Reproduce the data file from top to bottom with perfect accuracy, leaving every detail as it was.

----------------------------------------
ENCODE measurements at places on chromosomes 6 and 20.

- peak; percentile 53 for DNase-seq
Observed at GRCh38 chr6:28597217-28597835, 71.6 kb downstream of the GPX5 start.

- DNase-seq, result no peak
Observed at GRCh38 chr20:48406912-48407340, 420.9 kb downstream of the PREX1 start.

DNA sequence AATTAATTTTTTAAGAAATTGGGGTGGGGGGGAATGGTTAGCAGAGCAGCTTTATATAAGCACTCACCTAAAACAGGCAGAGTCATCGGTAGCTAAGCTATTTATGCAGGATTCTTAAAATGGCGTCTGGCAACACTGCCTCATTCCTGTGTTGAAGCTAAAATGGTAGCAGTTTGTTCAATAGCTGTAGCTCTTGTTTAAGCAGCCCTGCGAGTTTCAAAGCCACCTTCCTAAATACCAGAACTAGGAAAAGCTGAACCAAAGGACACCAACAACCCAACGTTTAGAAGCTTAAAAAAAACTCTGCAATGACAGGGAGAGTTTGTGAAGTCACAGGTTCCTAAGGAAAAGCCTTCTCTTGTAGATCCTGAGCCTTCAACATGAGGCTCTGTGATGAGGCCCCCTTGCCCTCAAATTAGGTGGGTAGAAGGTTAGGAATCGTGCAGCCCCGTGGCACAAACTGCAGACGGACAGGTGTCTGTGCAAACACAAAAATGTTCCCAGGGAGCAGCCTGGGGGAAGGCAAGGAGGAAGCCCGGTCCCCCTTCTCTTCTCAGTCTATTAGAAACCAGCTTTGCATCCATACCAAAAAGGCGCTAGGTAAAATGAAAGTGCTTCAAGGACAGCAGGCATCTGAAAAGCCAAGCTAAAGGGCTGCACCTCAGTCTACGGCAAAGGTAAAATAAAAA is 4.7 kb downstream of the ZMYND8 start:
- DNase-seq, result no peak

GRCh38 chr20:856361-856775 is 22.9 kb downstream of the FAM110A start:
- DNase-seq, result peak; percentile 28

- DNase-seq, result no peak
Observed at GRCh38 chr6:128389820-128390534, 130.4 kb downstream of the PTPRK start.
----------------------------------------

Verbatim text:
ENCODE measurements at places on chromosomes 6 and 20.

- peak; percentile 53 for DNase-seq
Observed at GRCh38 chr6:28597217-28597835, 71.6 kb downstream of the GPX5 start.

- DNase-seq, result no peak
Observed at GRCh38 chr20:48406912-48407340, 420.9 kb downstream of the PREX1 start.

DNA sequence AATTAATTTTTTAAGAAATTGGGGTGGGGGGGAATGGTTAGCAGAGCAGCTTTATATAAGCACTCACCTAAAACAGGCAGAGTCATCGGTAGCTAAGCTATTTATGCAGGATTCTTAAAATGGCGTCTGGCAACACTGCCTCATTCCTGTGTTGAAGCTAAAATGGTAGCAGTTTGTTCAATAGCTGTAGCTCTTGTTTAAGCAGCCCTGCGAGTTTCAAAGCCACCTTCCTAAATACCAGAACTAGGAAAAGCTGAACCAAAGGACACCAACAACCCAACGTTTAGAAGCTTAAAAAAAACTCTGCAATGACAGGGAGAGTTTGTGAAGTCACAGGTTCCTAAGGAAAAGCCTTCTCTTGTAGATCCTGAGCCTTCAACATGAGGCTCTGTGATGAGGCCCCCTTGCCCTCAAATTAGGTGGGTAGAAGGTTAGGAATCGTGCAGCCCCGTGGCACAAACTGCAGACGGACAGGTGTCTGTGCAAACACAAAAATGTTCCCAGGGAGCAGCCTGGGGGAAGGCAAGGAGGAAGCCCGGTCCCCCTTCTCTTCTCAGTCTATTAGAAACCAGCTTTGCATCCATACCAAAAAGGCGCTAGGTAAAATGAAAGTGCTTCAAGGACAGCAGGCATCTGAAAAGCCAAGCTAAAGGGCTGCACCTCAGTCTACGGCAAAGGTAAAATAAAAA is 4.7 kb downstream of the ZMYND8 start:
- DNase-seq, result no peak

GRCh38 chr20:856361-856775 is 22.9 kb downstream of the FAM110A start:
- DNase-seq, result peak; percentile 28

- DNase-seq, result no peak
Observed at GRCh38 chr6:128389820-128390534, 130.4 kb downstream of the PTPRK start.